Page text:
Re-introducing a recognition of the intertext is implicitly a critique of sociological logocentrism. As such, it clearly challenges sociology’s privilege to speak authoritatively about the social. As Game (1991;18) has it, sociology’s fiction is that sociology is not fiction. But I would suggest that at the same time, this analysis opens up the possibilities for a social theory which is no longer obsessed by efforts to attain some kind of (semi) transparent mediation of knowledge of the world by the human observer (Flax, 1990; Hutcheon, 1989). If no privilege is attached to particular discourses, social theorists may explore far more widely texts which contribute to the fabrication of the social. In short, it proffers a new richness of data of the social, fabricated in intertextuality: the play of text on text in novel and unending combinations of differance.

Foucault: Intertext IN Genealogy

Perhaps the fundamental difference between traditional historical accounts and the genealogical method developed in Foucault’s writing (1976; 1979; 1984) and based in Nietzsche’s explorations of a genealogy of morals (Lash, 1991; 260), is that while the former emphasizes continuity and the logic of events in terms of cause and effect, genealogy discloses discontinuity and the continual writing and rewriting of the world in discourse. As such, genealogy is based in the intertextuality just described. The violence of discourse, as it plays out its games of power in the claims it makes to know the world, is the subject matter of the genealogical method. Rationality is no longer the force behind the evolution of knowledge. Rather, knowledge is fabricated through the neverending struggles for power to describe the social. Medicine, psychiatry, sex therapy and other caring disciplines construct human subjects in ways which supersede earlier versions, not for reasons of rationality, but for strategic objectives concerned with power and control.

Genealogical texts can claim no privileged status for themselves. They are the latest in the line of accounts which fabricate their subject. This reflexivity which for the modernist signifies the bane of relativism emphasizes the intertextual character of genealogy. Genealogy does not provide the truth of how one discourse supersedes another. Indeed, it admits itself to be incapable of anything other than one version of this sequence, nor of being able to discern the reasoning (or its absence) whereby it became possible to speak about the world in particular ways at particular points in time and space.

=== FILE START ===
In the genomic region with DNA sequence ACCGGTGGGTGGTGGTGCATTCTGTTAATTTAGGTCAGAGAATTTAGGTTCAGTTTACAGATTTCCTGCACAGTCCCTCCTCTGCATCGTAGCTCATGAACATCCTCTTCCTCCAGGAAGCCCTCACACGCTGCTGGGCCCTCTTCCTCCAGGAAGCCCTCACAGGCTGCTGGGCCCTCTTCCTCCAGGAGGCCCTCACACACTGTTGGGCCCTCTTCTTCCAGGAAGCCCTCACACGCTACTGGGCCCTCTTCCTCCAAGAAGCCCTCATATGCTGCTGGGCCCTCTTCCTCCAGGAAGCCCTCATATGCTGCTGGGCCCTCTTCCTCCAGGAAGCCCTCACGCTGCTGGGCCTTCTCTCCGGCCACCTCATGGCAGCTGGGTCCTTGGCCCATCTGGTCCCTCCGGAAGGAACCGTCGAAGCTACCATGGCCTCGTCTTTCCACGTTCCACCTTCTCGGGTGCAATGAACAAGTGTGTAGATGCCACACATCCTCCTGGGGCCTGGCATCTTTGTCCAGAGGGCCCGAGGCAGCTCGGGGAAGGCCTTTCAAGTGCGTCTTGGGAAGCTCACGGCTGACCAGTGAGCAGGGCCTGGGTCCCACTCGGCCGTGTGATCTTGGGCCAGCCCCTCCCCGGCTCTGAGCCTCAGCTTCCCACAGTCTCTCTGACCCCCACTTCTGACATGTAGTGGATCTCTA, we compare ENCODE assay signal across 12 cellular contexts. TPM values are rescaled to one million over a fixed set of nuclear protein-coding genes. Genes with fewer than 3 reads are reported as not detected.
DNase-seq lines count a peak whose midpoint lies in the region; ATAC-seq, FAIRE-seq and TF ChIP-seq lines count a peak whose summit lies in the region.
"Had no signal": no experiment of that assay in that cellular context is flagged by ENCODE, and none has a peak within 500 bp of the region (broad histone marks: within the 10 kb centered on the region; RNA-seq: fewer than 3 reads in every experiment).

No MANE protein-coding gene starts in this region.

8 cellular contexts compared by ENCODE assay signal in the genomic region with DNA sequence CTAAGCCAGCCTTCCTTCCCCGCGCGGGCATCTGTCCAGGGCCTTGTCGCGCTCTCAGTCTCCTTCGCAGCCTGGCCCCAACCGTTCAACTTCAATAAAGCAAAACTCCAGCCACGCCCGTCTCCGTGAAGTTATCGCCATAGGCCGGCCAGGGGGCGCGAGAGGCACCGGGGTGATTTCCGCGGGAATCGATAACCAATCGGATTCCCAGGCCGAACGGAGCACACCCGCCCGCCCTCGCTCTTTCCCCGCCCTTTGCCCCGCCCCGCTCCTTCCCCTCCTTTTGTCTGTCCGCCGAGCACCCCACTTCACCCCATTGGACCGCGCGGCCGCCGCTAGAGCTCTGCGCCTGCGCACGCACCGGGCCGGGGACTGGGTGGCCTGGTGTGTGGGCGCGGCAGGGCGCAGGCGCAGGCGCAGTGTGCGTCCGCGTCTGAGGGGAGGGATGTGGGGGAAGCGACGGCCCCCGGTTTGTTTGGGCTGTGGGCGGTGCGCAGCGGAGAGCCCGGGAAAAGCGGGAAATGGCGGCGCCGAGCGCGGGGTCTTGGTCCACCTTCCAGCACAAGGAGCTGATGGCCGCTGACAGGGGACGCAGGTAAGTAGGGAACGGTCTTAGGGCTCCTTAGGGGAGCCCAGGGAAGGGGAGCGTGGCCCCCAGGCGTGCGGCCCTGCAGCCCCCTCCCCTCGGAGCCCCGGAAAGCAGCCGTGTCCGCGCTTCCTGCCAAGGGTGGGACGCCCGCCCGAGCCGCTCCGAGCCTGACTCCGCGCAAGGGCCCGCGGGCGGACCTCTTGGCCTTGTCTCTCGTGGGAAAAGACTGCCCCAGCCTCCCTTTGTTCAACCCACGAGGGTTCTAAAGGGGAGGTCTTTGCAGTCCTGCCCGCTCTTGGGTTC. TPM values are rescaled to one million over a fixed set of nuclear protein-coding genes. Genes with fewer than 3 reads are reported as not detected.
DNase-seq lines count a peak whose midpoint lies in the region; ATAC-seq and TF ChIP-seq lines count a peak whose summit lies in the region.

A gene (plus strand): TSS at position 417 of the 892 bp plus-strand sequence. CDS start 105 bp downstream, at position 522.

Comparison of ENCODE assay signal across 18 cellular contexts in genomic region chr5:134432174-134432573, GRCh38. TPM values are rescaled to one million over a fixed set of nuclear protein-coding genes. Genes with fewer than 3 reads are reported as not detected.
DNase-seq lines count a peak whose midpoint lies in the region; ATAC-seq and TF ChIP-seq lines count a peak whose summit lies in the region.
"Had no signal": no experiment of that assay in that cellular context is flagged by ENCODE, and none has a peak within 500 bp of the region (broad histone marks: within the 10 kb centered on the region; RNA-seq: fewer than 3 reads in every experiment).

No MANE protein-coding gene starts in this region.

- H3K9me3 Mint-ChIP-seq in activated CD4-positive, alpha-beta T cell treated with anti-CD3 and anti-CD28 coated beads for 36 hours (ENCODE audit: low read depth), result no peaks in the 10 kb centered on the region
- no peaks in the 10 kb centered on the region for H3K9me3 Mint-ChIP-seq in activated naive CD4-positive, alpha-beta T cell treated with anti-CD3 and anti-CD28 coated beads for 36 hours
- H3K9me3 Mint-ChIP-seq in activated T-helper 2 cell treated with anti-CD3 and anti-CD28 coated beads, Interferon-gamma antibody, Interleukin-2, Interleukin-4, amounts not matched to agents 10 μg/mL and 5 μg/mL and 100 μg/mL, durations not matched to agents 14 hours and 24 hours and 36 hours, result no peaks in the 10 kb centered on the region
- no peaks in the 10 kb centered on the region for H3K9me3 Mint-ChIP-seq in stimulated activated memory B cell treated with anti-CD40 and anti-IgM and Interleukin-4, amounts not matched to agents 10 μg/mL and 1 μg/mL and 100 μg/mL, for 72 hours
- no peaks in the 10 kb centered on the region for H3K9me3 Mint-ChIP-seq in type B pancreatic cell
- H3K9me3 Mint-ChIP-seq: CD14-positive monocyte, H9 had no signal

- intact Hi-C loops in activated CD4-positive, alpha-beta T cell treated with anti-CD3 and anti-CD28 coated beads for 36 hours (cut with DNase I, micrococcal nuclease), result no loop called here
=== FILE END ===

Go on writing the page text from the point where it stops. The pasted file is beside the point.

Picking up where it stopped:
Thus genealogy is a method of intertextual exploration, which while it must fail (but does not display anguish at its failure) to explain the progress of ideas, offers insights into the technologies of power/knowledge which inform discourses. The truth of pan-opticism (Foucault, 1976) cannot be proven from genealogy. Yet it provides us with an idea with which to toy as we explore the texts of medicine, education or industrial organization. Genealogy is thus fundamentally intertextual. Seen in this light, it is clear just how radical is the Foucauldian poststructuralist method and how great a challenge it poses to modernist social theory.

Yet, one is also struck – reading many genealogies by how their authors’ selections of writings have continued to privilege particular kinds of texts: usually those which appear to possess some kind of authoritativeness or representativeness, to have been published, to be academic or official. Such genealogical writing should perhaps document discourses which failed to become prominent, but nevertheless could still be thought/written/dreamt, to finally reject the modernist privileging of particular kinds of text (scientific, nonfiction, high culture and so on) over others.

Cixous: Writing, Generosity And The Intertext

Genealogies which document the discourses which make it, document the ways that power and authority have fabricated reality, but rarely the resistances to domination and power. In this section and the next I want to look more closely at the political potential of intertextuality, firstly as illustrated in the writing of the feminist poststructuralist Helene Cixous (1986; 1990), who has emphasized the significance of writing as resistance. In Cixous’ position on feminine writing (ecriture feminine), the relationship with intertextuality is clear. Ecriture feminine is a writing practice which is concerned with the openness of texts and multiplicity, in place of closure and univocality (Game, 1991; 80), and as such is closely related to the Derridean concept of differance examined earlier. Feminine texts strive to undermine oppositions, to deconstruct textuality itself.